– BY HILARY WEBB –
More and more, people who have periods are being encouraged to consider menstruation not as dirty, but as empowering, sexy even. The taboos around menstruation are beginning to dwindle, partly thanks to Femtech and social media. Apps ask their ambassadors to share period sex stories and explore how lesbian relationships experience menstrual cycles, while products like soft cups and menstrual discs make intercourse on your period a little less messy. At the other end of the spectrum though, female novelists have been fighting the corner for period sex for much longer.
Doris Lessing perhaps started the conversation in 1962. In her revolutionary novel The Golden Notebook, her character Anna describes how much she hates the smell of menstrual blood, and how men don’t want to hear about it. Anna concludes that silence over menstruation is not ‘a literary problem’, but that the world resents having romantic images, primarily those of women, ‘made less romantic’ by allusions of defecation or menstruation. For Lessing’s character, periods are not sexy, but she challenges preconceived ideas about them.
‘What do women want? A man who’ll go down on you when you have your period?’ (from Fear of Flying, 1973)
In 1973 however, talk of menstruation in literature begins to get positive. Erica Jong published her first novel, Fear of Flying – a novel that influenced a generation of women to explore their sexuality. Protagonist Isadora Wing talks about periods, quite a lot actually. Sometimes she gets very real, describing the punishment she faced when she misused sanitary towels during her first ever period. Or when she describes menstruation as one of the ‘absurdities our bodies subject us to’ while she is ‘devising a sort of sanitary napkin for myself with layers of toilet paper’.
What’s more though, Isadora dares to consider the possibility that menstruation is sexy. Finally appreciating her body, Isadora bathes and considers a tampon as an extension of her body when she admires the ‘Tampax string fishing the water like a Hemingway hero’. During a rant about Freud and the existential crisis-inducing question ‘what do women want?’, Isadora proposes that the answer might be ‘a man who’ll go down on you when you have your period’.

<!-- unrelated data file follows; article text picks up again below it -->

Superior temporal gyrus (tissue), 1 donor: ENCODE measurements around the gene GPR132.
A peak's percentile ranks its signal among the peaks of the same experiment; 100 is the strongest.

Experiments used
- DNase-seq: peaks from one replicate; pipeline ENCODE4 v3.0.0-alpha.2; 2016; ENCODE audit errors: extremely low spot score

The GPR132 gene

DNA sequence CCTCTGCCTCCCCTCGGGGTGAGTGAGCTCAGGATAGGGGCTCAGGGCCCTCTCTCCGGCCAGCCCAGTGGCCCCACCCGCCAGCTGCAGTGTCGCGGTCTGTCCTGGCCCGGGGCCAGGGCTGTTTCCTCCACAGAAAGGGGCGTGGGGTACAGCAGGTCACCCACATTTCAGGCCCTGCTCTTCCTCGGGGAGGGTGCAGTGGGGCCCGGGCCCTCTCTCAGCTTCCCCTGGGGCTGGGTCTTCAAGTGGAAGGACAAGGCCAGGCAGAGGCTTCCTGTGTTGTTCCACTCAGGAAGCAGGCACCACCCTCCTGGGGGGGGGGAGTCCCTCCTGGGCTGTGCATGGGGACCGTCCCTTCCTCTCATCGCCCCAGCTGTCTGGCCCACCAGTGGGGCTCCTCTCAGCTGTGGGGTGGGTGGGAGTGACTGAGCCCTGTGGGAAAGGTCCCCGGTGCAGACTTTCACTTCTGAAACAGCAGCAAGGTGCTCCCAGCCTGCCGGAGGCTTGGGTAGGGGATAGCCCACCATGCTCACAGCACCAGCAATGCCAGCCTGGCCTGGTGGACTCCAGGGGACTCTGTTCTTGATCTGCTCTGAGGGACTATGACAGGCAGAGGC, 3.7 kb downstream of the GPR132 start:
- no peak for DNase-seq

Written on the Body (1992) sexualises the menstrual period
Many years later, in 1992, Jeanette Winterson published Written on the Body. We’re unaware of the narrator’s gender, but we know whoever they are, they’re madly in love with Louise. Louise is cheating on her dull, doctor husband with our narrator. Trying to prove their increased worth over Louise’s husband, the narrator reminds Louise ‘when you were bleeding, when you were sick, again and again I made you come’. Not only does Winterson directly praise period sex, she also sexualises and laments Louise’s menstrual period. The narrator explores how ‘when she bleeds the smells I know change colour. There is iron in her soul on those days. She smells like a gun’. In this last passage, Winterson manages to give menstruation glory, potency, lethality and sexuality.
Fifty Shades of Grey: finally combining periods and penetrative sex
Penetrative sex and periods, though, are finally combined in Fifty Shades of Grey. E L James’ cultural phenomenon features a period sex scene. When Christian is visiting Anastasia, he ‘gently takes my tampon out and tosses it into the nearby toilet’ before he penetrates her. There are two ways to look at this moment. One is to say that Christian’s act of discarding the tampon in the toilet is yet another reinforcement of the idea that menstrual blood is dirty and disgusting. But, if it is so dirty, why would Christian let his precious penis dare come into contact with the blood by having sex with Anastasia? It’s one of the few truly progressive moments in the book, in my opinion, and it’s a shame it was cut from the film.
The future of literature: more period sex stories
If, like me, you’re surrounded by period positivity on social media, it can come as a surprise that a menstrual revolution has been going on for much longer on the pages of books. It is still happening of course, with references to menstruation in more and more contemporary and current novels. The practicalities of menarche are touched upon in Chimamanda Ngozi Adichie’s Americanah and Rachel Klein’s The Moth Diaries is fascinated by menstruation. Perhaps what makes these discussions revolutionary is that while some of them sexualise menstruation, they’re nearly all accompanied by negative period stories too – indicating the antagonistic feelings so many people feel towards menstruation. With all the sex-positive and period-positive energy in the air lately, I suspect we can expect more period sex stories in literature soon.
About the author
The British Hilary Webb holds a first class honours degree in English Literature and French and lives near London. A writer, blogger and social media enthusiast, she particularly enjoys writing about female health, Femtech and literature. Follow Hilary on Twitter.
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